I released DataGen v0.0.9 during lunch break yesterday. This version includes the support to limit how many workers can run concurrently, which is something that I’ve always wanted to add since day one. I finally got the time to do it last weekend, and it turned out to be an easy task thanks to Rod Vagg‘s worker-farm module.
Why is this necessary?
The problem with previous versions of DataGen was that when you want to generate 20 data files, then 20 worker processes will be created and run concurrently. It’s obviously not a great idea to have 20 processes fighting over 2 CPUs.
With v0.0.9, you can specify this limit using the new -m/–max-concurrent-workers flag: (if unspecified, it will default to the number of CPUs)
datagen gen -w 20 -m 2
When I first wrote about DataGen last year, I mentioned that I still needed to run some tests to verify my assumption about the optimal number of workers. So here it is one year later…
The first test is on a Linux box with 8 cores, where each data file contains 500,000 segments, each segment contains a segment ID, 6 strings, and 3 dates.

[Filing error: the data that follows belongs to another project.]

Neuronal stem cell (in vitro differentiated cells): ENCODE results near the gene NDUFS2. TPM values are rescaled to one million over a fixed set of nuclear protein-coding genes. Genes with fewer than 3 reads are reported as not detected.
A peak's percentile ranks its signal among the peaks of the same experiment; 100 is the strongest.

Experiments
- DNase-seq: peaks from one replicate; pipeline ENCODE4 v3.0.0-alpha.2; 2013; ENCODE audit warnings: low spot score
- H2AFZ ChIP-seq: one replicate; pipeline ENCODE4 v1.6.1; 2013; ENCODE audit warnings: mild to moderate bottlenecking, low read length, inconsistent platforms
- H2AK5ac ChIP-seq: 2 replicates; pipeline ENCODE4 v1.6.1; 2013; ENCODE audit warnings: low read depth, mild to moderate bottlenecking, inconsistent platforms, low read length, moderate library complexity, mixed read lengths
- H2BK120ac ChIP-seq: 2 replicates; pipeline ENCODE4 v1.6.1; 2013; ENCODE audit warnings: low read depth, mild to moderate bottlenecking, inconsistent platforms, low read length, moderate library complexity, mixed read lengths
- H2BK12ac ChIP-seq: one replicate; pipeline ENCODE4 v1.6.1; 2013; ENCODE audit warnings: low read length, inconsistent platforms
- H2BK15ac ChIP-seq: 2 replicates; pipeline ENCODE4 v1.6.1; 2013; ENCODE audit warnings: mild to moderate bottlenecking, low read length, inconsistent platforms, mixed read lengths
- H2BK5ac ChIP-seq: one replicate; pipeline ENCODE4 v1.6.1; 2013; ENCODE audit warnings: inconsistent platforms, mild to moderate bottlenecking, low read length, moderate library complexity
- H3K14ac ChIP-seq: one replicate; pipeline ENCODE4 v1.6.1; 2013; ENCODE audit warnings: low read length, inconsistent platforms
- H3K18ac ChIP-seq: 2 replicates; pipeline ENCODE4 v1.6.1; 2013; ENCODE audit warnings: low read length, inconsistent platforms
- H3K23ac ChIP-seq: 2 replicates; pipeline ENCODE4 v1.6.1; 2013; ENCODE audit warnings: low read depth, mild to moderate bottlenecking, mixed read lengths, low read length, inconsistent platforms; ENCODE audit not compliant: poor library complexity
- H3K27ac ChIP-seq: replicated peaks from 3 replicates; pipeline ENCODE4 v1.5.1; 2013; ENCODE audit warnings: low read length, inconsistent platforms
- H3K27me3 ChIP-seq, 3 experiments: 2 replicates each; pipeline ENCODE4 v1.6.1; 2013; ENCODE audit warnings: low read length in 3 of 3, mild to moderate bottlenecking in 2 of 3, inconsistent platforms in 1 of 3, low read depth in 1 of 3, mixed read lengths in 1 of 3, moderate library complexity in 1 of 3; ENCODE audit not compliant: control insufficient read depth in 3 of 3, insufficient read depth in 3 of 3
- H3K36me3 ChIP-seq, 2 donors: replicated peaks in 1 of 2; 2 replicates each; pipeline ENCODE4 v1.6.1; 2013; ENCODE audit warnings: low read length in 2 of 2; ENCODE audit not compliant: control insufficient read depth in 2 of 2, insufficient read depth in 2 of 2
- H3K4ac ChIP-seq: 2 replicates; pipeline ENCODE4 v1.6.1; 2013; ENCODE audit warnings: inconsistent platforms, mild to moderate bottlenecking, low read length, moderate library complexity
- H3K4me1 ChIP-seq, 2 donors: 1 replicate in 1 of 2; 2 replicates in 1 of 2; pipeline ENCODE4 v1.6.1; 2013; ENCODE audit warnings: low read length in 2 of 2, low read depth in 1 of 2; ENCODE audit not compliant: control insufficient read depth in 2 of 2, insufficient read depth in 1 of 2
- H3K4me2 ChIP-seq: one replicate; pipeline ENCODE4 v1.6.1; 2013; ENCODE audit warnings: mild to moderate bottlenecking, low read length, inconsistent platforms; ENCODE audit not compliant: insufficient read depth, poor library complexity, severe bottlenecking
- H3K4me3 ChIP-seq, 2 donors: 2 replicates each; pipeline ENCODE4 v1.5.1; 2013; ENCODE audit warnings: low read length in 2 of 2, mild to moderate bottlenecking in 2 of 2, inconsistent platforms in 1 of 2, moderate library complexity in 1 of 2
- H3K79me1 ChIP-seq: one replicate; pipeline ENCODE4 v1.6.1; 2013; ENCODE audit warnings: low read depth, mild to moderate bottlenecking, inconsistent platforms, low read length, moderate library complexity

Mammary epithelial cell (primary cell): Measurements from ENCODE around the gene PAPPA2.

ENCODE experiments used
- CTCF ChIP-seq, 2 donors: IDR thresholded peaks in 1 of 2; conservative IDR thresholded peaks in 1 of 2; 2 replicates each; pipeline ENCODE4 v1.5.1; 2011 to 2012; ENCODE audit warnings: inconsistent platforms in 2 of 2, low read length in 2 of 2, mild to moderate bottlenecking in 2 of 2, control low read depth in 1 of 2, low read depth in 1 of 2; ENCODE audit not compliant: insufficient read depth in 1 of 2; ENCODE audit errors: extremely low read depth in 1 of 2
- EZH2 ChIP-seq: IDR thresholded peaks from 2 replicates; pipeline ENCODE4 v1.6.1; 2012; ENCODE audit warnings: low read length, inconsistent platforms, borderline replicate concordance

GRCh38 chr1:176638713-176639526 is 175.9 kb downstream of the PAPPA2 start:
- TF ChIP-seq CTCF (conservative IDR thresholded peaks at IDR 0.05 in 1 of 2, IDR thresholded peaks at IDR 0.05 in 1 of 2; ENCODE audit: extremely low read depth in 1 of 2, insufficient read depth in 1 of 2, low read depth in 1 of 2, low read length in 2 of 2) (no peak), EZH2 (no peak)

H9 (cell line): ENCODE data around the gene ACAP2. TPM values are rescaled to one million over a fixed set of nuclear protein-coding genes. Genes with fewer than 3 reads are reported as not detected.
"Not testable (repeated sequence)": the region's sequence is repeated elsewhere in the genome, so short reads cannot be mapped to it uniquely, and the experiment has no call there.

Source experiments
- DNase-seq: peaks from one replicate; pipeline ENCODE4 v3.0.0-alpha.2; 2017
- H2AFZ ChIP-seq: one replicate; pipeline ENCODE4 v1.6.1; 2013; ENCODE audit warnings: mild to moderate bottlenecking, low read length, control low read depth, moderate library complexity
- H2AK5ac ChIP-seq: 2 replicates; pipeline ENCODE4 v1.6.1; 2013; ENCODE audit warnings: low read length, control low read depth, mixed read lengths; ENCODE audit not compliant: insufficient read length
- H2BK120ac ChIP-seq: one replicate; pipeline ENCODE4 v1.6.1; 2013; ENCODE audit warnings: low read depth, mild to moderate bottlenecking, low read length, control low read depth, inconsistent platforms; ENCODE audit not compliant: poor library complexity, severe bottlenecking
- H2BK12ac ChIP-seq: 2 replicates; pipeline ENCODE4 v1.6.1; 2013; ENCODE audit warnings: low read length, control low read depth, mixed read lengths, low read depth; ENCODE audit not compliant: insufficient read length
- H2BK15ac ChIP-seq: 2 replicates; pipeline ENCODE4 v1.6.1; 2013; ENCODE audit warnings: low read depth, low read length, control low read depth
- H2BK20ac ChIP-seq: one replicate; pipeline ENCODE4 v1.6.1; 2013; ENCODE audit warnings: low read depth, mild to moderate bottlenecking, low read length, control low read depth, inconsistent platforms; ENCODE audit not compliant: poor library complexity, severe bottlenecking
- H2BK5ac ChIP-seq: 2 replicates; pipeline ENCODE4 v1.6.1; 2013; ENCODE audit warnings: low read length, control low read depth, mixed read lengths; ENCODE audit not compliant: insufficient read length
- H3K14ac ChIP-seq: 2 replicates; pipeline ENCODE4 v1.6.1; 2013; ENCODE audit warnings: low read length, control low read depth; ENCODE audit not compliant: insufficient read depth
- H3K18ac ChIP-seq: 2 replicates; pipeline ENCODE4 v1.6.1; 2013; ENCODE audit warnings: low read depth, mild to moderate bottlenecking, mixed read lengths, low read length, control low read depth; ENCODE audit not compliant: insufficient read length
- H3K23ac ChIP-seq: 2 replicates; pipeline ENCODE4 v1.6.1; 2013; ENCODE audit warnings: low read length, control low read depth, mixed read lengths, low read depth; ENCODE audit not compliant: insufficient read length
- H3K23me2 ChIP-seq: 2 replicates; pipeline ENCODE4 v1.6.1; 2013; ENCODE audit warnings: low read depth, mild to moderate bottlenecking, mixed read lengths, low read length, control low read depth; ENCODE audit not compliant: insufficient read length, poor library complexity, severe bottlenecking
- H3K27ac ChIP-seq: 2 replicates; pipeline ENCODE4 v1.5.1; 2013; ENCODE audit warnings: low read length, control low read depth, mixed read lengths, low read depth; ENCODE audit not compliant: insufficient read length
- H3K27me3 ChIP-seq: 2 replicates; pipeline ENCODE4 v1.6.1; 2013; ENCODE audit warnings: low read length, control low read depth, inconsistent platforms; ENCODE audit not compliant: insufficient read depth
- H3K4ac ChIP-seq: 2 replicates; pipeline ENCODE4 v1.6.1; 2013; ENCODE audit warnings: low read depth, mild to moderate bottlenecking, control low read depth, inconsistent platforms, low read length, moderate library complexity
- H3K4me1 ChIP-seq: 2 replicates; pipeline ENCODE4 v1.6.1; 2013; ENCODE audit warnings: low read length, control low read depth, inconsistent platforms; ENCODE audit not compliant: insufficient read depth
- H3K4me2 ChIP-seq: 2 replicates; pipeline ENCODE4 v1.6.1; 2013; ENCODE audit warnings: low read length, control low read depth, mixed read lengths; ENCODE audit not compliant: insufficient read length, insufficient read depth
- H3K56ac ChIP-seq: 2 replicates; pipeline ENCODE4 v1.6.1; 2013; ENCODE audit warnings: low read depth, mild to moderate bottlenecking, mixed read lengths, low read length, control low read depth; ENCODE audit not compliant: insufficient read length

The second test is on an OSX box with 2 cores, where each data file contains 500,000 segments, but this time each segment only contains a segment ID.
As you can see, the performance is almost always best when the concurrent running worker processes are limited to the number of available CPUs (8 max concurrent workers on the first chart, and 2 on the second chart).
When you specify 20 workers and your laptop only has 2 CPUs, only 2 workers will generate the data file concurrently at any time, and you can be sure that it will be faster than having 20 workers generating 20 data files at the same time. And that’s why DataGen’s default setting allows as many concurrent workers as the available CPUs.